Biography: The Dead Are Arising: The Life of Malcolm X by Les Payne and Tamara Payne

Les Payne, the renowned Pulitzer Prize–winning investigative journalist, embarked in 1990 on a nearly thirty-year-long quest to interview anyone he could find who had actually known Malcolm X. The Dead are Arising is the result—A powerful and revelatory account of the civil rights activist, which rewrites much of the known narrative and offers insight into his character, beliefs and the forces that shaped him. Les and Tamara Payne have crafted a riveting work that affirms the centrality of Malcolm X to the African American freedom struggle.

Poetry: Postcolonial Love Poem by Natalie Diaz

Postcolonial Love Poem is a collection of tender, heart-wrenching, and defiant poems that explore what it means to love and be loved in an America beset by conflict. It is an anthem of desire against erasure, demanding that every body carried in its pages—bodies of language, land, rivers, suffering brothers, enemies, and lovers—be touched and held as beloved.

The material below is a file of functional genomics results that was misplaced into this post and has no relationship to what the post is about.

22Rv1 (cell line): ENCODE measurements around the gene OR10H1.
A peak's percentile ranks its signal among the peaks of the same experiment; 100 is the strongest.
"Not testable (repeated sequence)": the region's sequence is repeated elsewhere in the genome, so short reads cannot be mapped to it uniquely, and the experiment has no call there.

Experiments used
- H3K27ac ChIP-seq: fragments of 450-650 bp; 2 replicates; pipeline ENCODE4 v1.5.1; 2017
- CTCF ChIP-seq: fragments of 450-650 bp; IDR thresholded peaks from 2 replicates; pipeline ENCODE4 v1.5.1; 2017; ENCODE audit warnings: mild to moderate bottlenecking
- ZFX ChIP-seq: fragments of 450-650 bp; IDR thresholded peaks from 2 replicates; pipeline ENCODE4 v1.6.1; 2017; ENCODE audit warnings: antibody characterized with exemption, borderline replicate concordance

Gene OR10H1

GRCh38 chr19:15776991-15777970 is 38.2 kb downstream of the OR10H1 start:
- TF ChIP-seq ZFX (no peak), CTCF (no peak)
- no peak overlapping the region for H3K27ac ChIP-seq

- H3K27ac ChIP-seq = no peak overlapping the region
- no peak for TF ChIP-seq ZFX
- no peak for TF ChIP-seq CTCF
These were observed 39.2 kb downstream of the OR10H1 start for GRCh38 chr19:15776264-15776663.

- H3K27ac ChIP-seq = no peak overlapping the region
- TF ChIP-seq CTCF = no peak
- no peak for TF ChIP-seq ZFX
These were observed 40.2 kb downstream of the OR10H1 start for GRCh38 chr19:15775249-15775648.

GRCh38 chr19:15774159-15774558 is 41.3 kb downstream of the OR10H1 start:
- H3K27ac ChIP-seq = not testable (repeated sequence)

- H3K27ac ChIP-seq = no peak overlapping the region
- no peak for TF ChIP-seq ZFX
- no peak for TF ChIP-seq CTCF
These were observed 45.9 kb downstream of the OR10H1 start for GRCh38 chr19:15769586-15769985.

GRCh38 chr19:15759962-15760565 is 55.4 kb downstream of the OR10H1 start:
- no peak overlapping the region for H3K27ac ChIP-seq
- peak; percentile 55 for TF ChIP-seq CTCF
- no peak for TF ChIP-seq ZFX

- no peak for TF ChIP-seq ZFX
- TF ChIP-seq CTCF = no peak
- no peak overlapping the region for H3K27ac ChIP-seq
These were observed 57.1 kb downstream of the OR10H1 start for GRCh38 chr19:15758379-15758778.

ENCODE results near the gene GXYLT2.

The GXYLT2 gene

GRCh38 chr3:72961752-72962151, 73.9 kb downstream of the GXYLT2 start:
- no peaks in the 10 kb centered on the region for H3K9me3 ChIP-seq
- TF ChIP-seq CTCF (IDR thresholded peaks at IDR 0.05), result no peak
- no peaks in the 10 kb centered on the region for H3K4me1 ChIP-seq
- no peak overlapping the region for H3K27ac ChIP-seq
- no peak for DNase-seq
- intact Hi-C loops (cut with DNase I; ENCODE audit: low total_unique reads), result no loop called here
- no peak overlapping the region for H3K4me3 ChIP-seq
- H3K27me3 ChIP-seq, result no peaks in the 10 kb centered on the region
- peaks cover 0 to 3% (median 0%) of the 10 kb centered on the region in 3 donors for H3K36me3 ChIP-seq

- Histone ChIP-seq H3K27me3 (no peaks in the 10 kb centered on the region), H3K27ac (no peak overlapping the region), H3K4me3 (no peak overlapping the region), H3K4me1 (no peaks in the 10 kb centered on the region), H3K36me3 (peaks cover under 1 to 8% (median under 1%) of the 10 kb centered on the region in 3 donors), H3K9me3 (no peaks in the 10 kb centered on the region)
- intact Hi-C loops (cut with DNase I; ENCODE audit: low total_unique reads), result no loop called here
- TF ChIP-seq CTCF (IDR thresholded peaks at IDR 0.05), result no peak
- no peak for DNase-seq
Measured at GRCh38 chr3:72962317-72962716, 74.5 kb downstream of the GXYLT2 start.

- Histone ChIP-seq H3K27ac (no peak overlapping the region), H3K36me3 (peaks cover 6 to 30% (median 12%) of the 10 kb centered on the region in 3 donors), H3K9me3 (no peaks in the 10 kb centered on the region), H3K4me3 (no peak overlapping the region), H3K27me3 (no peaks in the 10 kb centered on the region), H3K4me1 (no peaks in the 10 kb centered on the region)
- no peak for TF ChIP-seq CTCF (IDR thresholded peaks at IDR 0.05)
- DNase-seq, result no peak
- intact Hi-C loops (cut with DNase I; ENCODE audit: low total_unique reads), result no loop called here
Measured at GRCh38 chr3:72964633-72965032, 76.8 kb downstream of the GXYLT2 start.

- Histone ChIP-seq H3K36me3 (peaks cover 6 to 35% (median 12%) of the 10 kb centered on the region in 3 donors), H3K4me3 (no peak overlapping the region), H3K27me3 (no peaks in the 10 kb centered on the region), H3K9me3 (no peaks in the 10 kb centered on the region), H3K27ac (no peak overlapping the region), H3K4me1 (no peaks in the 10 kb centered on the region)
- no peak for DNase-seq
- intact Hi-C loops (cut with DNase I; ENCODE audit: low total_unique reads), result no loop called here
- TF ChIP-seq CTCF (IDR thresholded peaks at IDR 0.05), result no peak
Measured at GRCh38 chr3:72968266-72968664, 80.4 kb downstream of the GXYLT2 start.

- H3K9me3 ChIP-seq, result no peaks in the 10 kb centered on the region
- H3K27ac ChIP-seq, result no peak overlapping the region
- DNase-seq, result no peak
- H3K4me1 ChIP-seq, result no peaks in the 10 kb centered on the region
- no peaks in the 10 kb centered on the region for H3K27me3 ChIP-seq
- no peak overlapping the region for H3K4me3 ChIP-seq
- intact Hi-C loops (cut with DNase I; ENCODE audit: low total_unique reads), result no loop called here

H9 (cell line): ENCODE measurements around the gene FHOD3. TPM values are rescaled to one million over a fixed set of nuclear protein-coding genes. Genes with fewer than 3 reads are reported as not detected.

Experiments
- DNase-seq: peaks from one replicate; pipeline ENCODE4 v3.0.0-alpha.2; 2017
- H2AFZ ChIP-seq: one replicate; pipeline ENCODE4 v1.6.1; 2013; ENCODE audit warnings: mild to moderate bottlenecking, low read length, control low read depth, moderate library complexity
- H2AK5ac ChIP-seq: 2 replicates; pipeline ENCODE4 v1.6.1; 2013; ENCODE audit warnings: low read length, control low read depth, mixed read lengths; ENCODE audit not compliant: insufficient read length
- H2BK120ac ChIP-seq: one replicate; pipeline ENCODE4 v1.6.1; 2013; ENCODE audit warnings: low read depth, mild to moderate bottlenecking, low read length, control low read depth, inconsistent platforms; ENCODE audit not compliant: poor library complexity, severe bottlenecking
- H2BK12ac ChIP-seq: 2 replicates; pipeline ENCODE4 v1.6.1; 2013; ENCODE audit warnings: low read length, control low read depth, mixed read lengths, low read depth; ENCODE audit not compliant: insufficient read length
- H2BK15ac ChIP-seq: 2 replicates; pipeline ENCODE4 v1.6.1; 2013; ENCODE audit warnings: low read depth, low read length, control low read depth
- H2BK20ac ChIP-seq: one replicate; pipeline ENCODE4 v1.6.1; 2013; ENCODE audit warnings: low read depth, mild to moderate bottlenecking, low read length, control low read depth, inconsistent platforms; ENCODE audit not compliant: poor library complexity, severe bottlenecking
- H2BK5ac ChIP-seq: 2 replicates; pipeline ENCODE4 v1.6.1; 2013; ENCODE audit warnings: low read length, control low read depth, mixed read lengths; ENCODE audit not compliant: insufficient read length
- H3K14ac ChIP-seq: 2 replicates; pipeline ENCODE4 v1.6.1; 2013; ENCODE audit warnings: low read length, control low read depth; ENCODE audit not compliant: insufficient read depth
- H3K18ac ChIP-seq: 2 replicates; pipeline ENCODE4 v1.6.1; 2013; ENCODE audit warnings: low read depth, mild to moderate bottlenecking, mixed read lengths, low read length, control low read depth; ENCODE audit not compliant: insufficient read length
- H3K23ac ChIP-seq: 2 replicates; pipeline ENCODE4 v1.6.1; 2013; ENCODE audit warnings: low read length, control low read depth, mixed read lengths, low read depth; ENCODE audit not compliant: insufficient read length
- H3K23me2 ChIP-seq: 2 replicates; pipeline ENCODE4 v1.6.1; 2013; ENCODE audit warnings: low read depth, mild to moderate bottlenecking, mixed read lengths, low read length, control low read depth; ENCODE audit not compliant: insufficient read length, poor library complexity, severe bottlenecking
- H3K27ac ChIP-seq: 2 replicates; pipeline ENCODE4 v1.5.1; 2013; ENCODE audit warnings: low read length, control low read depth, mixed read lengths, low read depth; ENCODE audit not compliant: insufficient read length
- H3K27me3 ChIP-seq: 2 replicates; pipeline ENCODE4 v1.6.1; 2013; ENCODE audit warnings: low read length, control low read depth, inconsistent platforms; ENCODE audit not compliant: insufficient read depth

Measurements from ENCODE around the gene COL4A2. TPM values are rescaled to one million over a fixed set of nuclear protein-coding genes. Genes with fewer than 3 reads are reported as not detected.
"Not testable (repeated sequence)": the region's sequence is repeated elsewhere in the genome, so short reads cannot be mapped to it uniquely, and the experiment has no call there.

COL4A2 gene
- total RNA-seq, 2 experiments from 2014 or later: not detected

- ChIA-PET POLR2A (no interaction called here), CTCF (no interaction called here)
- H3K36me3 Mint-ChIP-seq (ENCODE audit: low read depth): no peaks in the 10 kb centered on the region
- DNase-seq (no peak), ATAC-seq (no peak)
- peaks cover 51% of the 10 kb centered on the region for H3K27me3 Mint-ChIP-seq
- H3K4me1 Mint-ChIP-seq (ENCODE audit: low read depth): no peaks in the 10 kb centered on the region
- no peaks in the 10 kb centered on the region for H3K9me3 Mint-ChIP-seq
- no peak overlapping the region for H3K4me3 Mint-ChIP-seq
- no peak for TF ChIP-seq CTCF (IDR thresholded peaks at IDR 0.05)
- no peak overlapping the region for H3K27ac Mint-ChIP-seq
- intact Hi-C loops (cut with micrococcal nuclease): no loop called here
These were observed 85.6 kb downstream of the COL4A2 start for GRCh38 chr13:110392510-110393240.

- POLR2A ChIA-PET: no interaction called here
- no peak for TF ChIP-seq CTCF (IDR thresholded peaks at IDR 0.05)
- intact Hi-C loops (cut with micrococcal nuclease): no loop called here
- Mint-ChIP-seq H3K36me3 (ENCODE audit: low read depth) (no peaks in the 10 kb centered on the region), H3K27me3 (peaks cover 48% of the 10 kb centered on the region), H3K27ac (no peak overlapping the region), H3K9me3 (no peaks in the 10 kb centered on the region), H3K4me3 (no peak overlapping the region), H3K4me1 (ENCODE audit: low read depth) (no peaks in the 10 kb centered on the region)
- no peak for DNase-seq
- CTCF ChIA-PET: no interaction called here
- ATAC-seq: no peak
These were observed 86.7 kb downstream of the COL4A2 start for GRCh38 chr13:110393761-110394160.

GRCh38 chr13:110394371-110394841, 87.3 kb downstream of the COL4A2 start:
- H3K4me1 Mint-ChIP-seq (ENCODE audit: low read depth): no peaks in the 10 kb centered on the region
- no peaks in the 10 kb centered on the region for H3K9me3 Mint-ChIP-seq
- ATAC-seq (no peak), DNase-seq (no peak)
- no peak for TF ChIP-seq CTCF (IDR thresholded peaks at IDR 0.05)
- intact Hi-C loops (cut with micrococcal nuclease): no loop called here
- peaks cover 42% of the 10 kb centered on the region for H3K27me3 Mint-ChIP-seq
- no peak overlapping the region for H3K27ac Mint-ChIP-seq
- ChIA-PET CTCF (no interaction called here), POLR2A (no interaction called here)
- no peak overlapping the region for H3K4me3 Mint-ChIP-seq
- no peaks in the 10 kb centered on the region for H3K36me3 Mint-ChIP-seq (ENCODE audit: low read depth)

General Nonfiction: Wilmington’s Lie : The Murderous Coup of 1898 and the Rise of White Supremacy by David Zucchino

Wilmington’s Lie is a gripping account of the overthrow of the elected government of a Black-majority North Carolina city after Reconstruction that untangles a complicated set of power dynamics cutting across race, class and gender. It gives an account of a racially-motivated insurrection launched by white supremacists, which halted gains made by Black people and restored racism as official government policy, cementing white rule for another seventy years.